Felipe Montoro Jens And Others Offer Brazil Sound Advice

Posted on October 5, 2018 By

Long ago, Brazil fell victim to the capricious nature of the market. Unfortunately, they’ve made no substantial efforts to deviate from this path of economic ruin. In fact, their poor infrastructure only intensifies the severity of their already critical state. Industry specialists are broaching this matter with grave concern and hope that their shrewd advice will inspire Brazil to take action. According to a recent study, Brazil ceased nearly 2,800 construction jobs in 2017. Brazil continues to put a pin in ongoing infrastructure works, and it’s depleted their financial resources by a startling $10 billion. Visit on his twitter account for latest updates

No doubt unconducive to a thriving economy, Brazil will soon be clinging to hope if they don’t revamp their infrastructure operations. Felipe Montoro Jens, a knowledgeable industry expert, predicts that Brazil will cease to exist if they continue to impede the progress of their construction works. Jens maintains that the public sector is to blame for this fiasco, stating that their “inability to execute projects” has left Brazilians paying the price. Meanwhile, Ilana Ferreira with the National Confederation of Industry upholds that the “stoppage of work is technical.” Moreover, José Augusto Fernandes pins Brazil’s declining economy on the country’s flagrant disregard for the “losses and conflicts their operations generate.”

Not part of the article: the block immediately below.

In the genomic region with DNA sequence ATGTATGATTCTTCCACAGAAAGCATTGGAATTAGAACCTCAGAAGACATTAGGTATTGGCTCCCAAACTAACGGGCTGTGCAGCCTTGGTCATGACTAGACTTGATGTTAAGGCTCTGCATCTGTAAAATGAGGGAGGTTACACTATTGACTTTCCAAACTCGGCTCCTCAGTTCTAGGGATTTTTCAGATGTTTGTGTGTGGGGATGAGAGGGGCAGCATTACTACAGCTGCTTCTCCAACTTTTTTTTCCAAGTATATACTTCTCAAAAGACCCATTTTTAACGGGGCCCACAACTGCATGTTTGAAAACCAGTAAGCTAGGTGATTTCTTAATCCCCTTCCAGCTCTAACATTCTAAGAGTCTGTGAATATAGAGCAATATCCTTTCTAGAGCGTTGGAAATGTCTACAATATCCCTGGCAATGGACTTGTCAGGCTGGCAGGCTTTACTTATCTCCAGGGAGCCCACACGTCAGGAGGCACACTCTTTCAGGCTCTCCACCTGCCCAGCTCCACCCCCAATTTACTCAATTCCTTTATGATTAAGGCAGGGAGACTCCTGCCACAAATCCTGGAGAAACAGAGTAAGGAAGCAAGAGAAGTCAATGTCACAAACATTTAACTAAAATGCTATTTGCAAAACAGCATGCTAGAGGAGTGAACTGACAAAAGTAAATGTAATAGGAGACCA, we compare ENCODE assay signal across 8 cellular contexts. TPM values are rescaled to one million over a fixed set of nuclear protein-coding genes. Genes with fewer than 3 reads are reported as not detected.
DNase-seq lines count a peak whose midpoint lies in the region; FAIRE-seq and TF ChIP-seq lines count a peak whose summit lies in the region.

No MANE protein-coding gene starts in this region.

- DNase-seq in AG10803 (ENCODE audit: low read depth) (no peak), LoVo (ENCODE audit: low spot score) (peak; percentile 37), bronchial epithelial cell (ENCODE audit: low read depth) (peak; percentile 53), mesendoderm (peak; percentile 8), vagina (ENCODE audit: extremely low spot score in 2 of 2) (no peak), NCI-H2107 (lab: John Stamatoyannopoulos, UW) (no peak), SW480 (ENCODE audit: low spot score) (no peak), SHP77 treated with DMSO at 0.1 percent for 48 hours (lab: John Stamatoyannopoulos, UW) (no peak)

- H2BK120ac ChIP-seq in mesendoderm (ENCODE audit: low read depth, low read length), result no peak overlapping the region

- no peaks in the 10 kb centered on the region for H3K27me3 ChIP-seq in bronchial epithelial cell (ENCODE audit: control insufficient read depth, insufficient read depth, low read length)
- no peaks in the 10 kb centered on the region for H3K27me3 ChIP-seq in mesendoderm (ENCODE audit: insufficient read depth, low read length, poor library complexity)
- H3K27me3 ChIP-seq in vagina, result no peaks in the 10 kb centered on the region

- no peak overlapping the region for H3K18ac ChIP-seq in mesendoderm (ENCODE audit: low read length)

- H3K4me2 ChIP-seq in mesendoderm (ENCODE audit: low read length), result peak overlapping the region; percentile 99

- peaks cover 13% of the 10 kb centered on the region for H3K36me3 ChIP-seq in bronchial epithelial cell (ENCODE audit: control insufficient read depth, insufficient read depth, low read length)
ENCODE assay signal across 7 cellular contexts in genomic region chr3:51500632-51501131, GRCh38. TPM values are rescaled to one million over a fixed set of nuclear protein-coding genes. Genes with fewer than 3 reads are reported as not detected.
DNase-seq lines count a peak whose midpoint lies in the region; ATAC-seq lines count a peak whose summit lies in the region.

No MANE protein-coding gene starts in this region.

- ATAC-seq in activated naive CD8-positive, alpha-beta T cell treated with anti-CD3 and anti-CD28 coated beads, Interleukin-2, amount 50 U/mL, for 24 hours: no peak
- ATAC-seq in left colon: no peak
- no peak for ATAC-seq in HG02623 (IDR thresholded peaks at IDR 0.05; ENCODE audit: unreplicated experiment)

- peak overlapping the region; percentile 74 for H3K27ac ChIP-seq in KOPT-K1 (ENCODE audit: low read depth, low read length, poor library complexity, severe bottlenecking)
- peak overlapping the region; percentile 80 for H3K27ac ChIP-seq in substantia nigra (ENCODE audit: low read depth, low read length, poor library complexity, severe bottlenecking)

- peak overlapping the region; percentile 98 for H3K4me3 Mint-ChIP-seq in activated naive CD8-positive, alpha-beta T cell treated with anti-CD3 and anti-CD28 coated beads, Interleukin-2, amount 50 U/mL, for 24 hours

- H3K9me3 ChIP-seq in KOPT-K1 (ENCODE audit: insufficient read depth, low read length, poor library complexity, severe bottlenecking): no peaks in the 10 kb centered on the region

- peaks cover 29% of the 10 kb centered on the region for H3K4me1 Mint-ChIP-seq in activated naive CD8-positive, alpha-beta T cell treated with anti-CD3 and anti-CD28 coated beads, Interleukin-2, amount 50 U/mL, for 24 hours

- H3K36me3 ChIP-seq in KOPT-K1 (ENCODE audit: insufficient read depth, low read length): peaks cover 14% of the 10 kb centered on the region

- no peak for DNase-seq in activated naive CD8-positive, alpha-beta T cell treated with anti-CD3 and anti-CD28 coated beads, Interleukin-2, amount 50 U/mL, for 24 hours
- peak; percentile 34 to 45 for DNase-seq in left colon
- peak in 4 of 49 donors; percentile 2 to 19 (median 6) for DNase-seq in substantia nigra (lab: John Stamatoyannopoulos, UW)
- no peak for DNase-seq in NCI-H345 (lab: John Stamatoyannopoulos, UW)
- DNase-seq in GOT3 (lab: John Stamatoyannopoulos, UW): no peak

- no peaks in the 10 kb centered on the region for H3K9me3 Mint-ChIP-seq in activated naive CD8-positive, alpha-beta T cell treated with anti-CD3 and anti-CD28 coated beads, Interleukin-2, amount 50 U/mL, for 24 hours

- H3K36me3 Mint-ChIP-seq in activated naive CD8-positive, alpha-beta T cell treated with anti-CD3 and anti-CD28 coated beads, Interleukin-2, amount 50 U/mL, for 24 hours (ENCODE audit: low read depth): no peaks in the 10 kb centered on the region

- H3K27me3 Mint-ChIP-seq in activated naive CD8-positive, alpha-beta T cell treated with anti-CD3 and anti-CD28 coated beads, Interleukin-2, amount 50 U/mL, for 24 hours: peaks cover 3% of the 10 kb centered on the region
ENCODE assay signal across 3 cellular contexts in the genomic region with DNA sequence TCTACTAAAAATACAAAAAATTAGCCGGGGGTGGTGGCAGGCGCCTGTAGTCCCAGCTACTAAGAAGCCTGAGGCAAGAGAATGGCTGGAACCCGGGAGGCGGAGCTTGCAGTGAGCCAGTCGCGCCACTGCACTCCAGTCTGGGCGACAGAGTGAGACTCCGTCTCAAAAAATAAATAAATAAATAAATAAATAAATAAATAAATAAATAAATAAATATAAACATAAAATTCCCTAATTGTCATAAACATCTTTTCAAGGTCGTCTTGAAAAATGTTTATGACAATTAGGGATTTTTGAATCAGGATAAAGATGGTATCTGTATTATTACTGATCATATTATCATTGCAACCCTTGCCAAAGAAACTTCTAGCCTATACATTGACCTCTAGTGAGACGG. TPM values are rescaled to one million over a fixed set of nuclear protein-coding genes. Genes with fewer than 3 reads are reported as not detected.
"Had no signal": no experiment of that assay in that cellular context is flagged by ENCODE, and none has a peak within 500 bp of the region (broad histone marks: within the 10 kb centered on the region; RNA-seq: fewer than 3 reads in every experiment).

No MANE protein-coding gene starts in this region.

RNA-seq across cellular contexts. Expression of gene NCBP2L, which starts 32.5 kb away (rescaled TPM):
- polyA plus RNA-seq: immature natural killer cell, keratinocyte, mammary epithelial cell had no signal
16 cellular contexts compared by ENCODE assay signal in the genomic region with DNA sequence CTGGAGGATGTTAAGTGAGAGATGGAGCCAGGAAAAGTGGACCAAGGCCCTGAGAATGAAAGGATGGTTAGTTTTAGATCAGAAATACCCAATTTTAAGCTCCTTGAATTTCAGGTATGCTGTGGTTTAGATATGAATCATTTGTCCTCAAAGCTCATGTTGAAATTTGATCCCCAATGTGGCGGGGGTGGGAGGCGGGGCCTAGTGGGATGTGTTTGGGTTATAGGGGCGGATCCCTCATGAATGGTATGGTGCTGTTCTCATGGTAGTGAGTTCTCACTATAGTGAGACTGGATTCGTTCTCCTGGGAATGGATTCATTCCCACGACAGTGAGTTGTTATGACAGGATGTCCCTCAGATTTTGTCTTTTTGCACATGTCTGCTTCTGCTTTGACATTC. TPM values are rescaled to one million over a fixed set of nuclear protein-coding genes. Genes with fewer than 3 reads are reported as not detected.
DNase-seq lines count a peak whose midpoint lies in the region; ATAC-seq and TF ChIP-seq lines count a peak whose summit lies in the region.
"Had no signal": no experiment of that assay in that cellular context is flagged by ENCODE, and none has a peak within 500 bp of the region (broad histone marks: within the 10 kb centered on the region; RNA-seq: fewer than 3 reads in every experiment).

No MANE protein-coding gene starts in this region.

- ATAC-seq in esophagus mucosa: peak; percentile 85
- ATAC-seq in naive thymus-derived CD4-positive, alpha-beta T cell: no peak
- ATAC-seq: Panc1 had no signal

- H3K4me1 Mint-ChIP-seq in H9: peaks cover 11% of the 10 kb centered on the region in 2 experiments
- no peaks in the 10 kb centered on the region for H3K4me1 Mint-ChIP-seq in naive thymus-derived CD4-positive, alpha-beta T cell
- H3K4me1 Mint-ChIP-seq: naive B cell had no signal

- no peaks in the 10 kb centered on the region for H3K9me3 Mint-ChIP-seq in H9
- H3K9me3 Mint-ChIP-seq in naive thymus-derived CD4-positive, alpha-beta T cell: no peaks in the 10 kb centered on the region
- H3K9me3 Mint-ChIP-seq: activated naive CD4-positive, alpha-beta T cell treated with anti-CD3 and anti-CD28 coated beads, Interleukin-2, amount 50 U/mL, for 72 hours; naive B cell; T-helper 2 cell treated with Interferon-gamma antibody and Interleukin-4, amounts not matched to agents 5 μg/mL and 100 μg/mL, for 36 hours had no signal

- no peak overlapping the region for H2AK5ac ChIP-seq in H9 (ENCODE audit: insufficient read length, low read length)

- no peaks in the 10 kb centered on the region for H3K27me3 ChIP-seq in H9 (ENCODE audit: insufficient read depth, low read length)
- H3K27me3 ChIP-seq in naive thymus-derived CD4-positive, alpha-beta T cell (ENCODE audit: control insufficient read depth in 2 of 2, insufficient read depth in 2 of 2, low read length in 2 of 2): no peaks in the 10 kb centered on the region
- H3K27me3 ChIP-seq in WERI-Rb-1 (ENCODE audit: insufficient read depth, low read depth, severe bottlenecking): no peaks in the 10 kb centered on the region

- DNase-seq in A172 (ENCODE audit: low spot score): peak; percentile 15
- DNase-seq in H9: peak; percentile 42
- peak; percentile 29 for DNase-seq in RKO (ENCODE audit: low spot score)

While getting to the root of the issue could prove advantageous, Brazil’s barely staying afloat, making immediate action mandatory. According to Felipe Montoro Jens, numerous solutions could mend Brazil’s infrastructure. Said resolutions include training employees, refining macro-planning techniques, evaluating execution modality patterns, carrying out all proposed plans, and streamlining contractual agreements. If Brazil continues to sit idly by while their economy unravels, the demise of the country will not only be probable but inevitable. In the hopes of avoiding that unfavorable reality, Fernandes, Jens, and Ferreira strongly urge Brazil to heed their advice.

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